One-way streets turning right
A good understanding of signs & road markings is essential
Essential to dealing with one-way streets turning right is a good understanding of signs, road markings and the Highway Code, such that identifying both ends of one-way streets is possible. A candidate’s response to one-way street markings and signs will often be assessed by the Module Two test examiner, who can sometimes give directions that can trip-up poorly prepared candidates. When turning right in a one-way street either at a T-junction or into a side road, candidates are advised to use the OSMPSL routine and position right of centre whilst negotiating the junction.
One-way streets turning right - use the left-hand lane on entry where possible
With one-way streets turning right (side road), use the left-hand lane on entry where possible, but if needed, it is acceptable to move straight into the right-hand lane i.e. if there are parked vehicles in the left-hand lane.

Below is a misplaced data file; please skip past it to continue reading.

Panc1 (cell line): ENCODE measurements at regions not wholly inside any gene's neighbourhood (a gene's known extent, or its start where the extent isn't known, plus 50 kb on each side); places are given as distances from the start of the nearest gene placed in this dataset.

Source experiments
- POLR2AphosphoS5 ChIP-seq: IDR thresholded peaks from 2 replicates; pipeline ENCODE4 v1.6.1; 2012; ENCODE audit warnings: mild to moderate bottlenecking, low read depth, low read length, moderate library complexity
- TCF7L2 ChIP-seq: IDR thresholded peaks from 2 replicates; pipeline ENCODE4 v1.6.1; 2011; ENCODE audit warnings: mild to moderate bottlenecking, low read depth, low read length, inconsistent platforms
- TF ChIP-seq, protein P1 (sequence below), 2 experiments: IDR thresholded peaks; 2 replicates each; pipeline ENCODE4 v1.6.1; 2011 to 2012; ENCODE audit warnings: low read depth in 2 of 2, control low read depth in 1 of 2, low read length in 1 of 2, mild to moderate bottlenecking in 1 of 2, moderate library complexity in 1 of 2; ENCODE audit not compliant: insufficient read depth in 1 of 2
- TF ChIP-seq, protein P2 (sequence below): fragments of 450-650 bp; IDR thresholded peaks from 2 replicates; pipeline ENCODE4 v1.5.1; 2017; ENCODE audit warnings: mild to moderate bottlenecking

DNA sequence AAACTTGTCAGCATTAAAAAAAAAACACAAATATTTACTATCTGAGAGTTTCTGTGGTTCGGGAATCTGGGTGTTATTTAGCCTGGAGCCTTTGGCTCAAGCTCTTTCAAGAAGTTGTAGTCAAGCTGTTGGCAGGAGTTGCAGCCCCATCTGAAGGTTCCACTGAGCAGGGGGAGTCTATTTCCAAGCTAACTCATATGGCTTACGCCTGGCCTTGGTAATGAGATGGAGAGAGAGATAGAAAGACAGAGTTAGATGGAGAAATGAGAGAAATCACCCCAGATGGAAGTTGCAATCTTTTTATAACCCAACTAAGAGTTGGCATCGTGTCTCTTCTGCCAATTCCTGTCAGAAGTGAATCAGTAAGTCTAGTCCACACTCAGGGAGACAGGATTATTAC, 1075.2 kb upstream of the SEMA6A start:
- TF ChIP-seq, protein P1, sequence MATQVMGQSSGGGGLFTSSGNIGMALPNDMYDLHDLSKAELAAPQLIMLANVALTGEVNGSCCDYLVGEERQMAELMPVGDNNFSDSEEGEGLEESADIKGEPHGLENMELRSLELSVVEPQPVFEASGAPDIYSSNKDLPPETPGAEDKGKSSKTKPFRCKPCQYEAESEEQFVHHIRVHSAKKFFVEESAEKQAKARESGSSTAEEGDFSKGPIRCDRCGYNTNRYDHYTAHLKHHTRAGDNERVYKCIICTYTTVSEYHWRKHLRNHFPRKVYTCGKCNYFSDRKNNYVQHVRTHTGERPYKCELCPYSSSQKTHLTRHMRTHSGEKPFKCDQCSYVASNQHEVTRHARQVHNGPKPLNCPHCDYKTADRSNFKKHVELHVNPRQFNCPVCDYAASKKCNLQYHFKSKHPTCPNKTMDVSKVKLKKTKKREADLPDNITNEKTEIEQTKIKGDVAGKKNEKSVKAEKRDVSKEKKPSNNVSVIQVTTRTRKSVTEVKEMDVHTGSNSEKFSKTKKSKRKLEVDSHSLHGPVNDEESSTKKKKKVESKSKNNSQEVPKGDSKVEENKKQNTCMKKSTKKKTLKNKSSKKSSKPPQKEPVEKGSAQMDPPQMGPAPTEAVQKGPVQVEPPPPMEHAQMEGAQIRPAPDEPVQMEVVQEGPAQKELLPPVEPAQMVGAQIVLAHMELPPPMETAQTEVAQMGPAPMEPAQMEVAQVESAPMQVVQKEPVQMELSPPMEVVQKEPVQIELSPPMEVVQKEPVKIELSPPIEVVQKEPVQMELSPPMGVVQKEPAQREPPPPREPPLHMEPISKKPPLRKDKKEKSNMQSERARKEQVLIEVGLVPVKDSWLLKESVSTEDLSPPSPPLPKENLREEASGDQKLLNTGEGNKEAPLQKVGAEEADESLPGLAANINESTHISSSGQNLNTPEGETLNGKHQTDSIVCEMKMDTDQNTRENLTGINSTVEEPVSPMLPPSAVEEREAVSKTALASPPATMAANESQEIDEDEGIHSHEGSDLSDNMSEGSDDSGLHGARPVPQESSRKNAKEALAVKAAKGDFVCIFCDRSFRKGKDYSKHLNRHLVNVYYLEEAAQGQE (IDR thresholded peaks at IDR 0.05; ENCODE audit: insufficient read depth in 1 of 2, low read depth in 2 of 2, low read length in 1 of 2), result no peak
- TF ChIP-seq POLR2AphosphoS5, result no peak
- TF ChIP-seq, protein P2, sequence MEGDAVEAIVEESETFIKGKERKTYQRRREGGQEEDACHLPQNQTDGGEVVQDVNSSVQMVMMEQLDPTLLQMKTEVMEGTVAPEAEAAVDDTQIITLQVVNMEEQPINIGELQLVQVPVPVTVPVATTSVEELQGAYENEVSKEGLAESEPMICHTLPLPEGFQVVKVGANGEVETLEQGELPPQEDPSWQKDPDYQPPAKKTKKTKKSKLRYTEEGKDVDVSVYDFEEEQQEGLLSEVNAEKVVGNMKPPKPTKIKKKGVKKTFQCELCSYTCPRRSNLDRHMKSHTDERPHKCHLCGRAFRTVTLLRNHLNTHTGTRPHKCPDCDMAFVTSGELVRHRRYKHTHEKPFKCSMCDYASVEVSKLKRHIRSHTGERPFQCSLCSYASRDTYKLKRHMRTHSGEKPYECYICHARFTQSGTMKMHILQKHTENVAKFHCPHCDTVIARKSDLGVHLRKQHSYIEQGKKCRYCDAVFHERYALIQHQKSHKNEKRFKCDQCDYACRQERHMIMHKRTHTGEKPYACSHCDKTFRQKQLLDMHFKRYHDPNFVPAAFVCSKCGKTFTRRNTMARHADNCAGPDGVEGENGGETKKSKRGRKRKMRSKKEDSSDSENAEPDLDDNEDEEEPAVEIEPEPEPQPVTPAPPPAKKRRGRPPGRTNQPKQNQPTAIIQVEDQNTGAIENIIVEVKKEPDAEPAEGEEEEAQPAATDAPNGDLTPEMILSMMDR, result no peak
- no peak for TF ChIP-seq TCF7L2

Turning right at a T-Junction in a one-way street is a mirror image of the left turn. A candidate should move into the central position of right-hand lane on approach and angle the bike to the right at the mouth of the junction. Following the line of the kerb will help achieve the correct position.
Key points to remember:
- Use the OSMPSL routine on approach
- Be sure to understand one-way signs & road markings
- Position in the right-hand lane, it is a mirror image of turning left
- It’s alright to use the right-hand lane if the left-lane has parked vehicles
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One-way streets left
One-way streets right
Left into side roads
Right into side roads
Left at ‘t’ junctions
Right at ‘t’ junctions
Left at roundabouts
Straight at roundabouts
Right at roundabouts
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